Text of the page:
| Azaraimy HH |
THERE are times when you could never have imagined how a small aid to the needy could bring in new hope for a better future, especially when the aid empowers people to be economically independent.
Take the story of 37-year-old mother Ramah binti Basrah, who with the aid to purchase a mixer from the Youth Entrepreneurship Development Programme (YEDP) and good work discipline turned her baking talent from earning a few dollars to around $3,000 a month.
Ramah has always loved baking and earns her living from selling bakery products. The earnings are supplemental – at most she could earn around $100 or so.
Ingredients are not cheap and her basic baking utensils were stretched beyond means.
Her husband’s pension was around $300, which could hardly pay for the house rent, food and her son’s education. Since she also delivers her products, she needs to spend on a car and its fuel.
She said all she could do was cry and pray.
To make things worse, her modest equipment kept breaking down.
However, about two years ago, her situation started to look up when the Brunei Economic Development Board (BEDB) put her under the Youth Entrepreneurship Development Programme (YEDP), where she received a business grant to buy a high-quality baking mixer.
The YEDP has helped set up 116 new micro businesses since 2008.
The programme provides a non-repayable grant to either an individual or group of two people, with an amount capped at $2,000 per individual applicant and $4,000 for two applicants to purchase relevant equipment for their respective businesses.
The YEDP gives grants to various types of startups, including beauty salons, bakeries, catering services, tailoring and embroidery, car washing services, plant nurseries, air conditioning maintenance services, food kiosks, weaving and fish mongering.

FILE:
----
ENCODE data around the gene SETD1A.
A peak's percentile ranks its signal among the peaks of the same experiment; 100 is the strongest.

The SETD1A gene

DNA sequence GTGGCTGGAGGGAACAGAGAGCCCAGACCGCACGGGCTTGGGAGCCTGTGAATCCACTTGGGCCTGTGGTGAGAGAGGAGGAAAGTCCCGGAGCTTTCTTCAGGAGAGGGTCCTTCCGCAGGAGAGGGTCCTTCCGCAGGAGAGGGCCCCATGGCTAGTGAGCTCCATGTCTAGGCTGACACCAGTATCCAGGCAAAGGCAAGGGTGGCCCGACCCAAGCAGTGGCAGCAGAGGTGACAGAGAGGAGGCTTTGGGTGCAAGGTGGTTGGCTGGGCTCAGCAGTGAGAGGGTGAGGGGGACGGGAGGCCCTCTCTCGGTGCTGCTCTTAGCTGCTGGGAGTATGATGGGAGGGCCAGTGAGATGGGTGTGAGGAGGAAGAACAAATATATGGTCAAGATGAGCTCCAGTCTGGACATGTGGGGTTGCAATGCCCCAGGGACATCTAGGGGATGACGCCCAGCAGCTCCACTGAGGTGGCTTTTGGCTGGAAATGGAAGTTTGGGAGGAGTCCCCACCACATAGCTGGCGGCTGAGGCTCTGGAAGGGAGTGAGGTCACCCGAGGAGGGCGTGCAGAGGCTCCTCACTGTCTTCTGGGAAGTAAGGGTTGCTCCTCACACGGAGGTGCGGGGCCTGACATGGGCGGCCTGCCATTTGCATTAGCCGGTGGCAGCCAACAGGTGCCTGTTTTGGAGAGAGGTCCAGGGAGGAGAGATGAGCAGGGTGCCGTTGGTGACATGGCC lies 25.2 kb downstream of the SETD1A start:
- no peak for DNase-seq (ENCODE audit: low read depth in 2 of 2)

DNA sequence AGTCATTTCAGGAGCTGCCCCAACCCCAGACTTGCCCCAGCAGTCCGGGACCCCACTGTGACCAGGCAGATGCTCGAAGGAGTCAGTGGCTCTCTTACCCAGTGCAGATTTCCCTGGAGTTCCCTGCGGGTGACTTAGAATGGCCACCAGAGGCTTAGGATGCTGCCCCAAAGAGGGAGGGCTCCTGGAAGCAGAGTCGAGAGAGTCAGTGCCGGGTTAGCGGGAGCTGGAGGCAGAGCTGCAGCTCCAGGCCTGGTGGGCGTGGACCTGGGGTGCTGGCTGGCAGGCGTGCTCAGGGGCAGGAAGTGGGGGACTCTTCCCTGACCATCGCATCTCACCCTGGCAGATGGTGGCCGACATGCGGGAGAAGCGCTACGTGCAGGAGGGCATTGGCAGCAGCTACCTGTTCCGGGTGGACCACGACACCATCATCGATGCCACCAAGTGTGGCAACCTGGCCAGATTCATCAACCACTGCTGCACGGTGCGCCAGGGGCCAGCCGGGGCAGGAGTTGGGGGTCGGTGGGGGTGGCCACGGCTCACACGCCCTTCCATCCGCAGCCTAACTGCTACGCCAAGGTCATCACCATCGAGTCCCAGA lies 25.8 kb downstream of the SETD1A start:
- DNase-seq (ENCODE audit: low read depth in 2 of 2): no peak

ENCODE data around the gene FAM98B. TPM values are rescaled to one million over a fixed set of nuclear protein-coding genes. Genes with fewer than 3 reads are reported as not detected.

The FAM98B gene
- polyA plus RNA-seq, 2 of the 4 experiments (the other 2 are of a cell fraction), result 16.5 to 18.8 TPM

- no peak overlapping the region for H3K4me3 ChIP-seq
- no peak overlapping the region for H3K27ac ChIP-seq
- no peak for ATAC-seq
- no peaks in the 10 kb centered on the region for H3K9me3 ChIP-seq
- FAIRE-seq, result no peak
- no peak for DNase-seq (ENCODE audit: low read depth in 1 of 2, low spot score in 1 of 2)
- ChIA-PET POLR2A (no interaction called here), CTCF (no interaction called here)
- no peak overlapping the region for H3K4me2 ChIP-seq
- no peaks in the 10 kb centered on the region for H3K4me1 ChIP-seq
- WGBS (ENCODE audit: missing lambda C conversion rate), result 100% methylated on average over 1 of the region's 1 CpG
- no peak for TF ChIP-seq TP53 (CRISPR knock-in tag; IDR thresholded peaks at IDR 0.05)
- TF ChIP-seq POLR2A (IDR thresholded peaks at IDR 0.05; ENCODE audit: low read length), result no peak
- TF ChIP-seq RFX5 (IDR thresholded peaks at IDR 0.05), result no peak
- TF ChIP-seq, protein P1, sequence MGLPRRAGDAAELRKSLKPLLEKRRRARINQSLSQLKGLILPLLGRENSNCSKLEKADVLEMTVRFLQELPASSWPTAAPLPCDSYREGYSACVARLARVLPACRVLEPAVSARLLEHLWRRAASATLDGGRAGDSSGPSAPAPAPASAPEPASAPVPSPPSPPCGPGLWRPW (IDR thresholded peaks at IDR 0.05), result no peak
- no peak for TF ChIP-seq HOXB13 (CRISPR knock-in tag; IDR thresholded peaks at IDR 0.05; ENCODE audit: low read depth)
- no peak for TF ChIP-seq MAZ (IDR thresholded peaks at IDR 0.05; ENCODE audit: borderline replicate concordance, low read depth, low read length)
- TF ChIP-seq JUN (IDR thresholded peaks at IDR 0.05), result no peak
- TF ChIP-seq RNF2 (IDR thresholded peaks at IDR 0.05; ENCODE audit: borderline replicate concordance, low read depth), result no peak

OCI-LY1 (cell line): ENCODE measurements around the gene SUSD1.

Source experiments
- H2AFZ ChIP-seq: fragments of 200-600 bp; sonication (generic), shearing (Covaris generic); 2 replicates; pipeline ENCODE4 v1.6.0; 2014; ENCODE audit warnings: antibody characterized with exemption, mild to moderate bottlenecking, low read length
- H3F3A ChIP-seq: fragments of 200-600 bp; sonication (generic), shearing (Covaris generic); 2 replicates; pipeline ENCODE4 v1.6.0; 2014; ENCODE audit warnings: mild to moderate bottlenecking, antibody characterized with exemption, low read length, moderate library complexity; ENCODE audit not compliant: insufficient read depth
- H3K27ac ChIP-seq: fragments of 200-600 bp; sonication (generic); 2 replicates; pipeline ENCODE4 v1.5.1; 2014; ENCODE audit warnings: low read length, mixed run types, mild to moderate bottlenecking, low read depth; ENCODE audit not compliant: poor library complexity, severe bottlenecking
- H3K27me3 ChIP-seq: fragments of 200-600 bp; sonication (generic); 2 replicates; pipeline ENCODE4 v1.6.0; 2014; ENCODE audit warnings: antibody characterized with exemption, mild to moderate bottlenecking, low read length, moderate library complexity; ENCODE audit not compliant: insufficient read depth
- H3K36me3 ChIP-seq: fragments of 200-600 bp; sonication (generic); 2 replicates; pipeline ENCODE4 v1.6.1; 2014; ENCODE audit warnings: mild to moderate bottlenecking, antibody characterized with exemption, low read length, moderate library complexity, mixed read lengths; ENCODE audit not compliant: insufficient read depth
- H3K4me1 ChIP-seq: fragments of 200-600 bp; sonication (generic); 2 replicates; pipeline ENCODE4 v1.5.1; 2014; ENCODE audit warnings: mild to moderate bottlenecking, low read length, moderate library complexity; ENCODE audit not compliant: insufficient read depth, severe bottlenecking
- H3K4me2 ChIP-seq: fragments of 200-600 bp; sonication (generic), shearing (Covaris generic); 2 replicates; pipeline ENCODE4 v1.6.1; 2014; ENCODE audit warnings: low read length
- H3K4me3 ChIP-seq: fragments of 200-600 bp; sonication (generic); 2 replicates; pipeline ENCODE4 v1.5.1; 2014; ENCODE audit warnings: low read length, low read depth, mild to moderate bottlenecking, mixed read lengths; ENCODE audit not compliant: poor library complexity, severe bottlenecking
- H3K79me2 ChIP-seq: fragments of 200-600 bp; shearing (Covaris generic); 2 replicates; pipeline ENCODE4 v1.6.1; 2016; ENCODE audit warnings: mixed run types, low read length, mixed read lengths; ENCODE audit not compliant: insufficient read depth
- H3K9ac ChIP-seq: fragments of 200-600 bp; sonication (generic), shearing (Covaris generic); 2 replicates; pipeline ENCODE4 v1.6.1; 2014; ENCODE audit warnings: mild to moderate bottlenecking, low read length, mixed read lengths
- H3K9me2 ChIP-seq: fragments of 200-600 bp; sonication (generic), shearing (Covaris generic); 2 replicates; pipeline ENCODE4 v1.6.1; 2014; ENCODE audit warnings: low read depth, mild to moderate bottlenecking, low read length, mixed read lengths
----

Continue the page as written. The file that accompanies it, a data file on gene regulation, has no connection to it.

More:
Ramah with her company, Ziefarus Bakery, is now selling her products at a number of convenience stores. The bulk of her income comes directly from customer’s orders.
She said her Facebook page was once busy with orders, but she found the response time slow for both parties, which was not very practical as baking needs a lot of time between orders.
In order to satisfy her customers, she tried to accept every order. Sometimes she would drive to Bandar to deliver her bakery products without extra fees. She eventually bought a larger oven to accommodate more orders.
She said she really enjoys and loves what she was doing and that she would do her best not to disappoint her customers.
However her conviction and dedication to her business has had an effect on her.
She works from early morning, often around 2am until her orders are done.
She is worried about her health, but she also wants to make her business work.
Her business greatly depends on her. Her income has expanded but so has her expenses.
The cost of ingredients and equipment replacement can be expensive.
In fact, she is applying for another grant to replace her equipment. She also cannot afford to hire an assistant at the moment.
Her priority now is to provide a stable home for her family. She wants to have her own house and hopes her application at Baitulmal will be considered.
The opportunities to better her livelihood keep on knocking at her door. She also told the Bulletin that she dreams to have a proper bakery.
Among her favourite products are curry puff, custard puff, bingka, agar (jelly), chicken pie, tart telor, cocktail pudding, fruit tart, buttermilk biscuit and marble cake.